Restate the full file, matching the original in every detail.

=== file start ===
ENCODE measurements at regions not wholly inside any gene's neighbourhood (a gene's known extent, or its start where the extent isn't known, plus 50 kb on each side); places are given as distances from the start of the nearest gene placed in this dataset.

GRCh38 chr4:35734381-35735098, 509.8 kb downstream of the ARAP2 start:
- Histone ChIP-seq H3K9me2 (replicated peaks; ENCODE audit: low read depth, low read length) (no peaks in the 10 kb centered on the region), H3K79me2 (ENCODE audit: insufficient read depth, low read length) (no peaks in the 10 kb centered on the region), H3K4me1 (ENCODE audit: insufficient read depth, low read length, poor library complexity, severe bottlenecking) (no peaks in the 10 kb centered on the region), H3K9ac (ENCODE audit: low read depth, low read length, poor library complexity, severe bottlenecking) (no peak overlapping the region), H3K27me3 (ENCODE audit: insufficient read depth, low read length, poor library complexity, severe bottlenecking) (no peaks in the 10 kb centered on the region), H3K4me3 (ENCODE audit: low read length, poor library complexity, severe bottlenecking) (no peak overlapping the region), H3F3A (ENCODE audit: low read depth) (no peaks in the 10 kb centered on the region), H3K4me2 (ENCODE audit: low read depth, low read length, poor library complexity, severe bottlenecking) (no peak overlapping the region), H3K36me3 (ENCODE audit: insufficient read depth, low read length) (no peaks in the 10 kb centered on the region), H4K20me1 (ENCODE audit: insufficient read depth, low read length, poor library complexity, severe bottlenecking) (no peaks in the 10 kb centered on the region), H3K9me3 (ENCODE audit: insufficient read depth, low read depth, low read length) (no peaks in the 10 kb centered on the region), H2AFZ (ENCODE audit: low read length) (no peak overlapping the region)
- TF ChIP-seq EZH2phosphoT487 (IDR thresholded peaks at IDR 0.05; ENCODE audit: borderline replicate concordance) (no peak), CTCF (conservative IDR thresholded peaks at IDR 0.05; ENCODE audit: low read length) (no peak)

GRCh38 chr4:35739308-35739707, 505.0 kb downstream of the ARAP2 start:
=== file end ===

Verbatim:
ENCODE measurements at regions not wholly inside any gene's neighbourhood (a gene's known extent, or its start where the extent isn't known, plus 50 kb on each side); places are given as distances from the start of the nearest gene placed in this dataset.

GRCh38 chr4:35734381-35735098, 509.8 kb downstream of the ARAP2 start:
- Histone ChIP-seq H3K9me2 (replicated peaks; ENCODE audit: low read depth, low read length) (no peaks in the 10 kb centered on the region), H3K79me2 (ENCODE audit: insufficient read depth, low read length) (no peaks in the 10 kb centered on the region), H3K4me1 (ENCODE audit: insufficient read depth, low read length, poor library complexity, severe bottlenecking) (no peaks in the 10 kb centered on the region), H3K9ac (ENCODE audit: low read depth, low read length, poor library complexity, severe bottlenecking) (no peak overlapping the region), H3K27me3 (ENCODE audit: insufficient read depth, low read length, poor library complexity, severe bottlenecking) (no peaks in the 10 kb centered on the region), H3K4me3 (ENCODE audit: low read length, poor library complexity, severe bottlenecking) (no peak overlapping the region), H3F3A (ENCODE audit: low read depth) (no peaks in the 10 kb centered on the region), H3K4me2 (ENCODE audit: low read depth, low read length, poor library complexity, severe bottlenecking) (no peak overlapping the region), H3K36me3 (ENCODE audit: insufficient read depth, low read length) (no peaks in the 10 kb centered on the region), H4K20me1 (ENCODE audit: insufficient read depth, low read length, poor library complexity, severe bottlenecking) (no peaks in the 10 kb centered on the region), H3K9me3 (ENCODE audit: insufficient read depth, low read depth, low read length) (no peaks in the 10 kb centered on the region), H2AFZ (ENCODE audit: low read length) (no peak overlapping the region)
- TF ChIP-seq EZH2phosphoT487 (IDR thresholded peaks at IDR 0.05; ENCODE audit: borderline replicate concordance) (no peak), CTCF (conservative IDR thresholded peaks at IDR 0.05; ENCODE audit: low read length) (no peak)

GRCh38 chr4:35739308-35739707, 505.0 kb downstream of the ARAP2 start: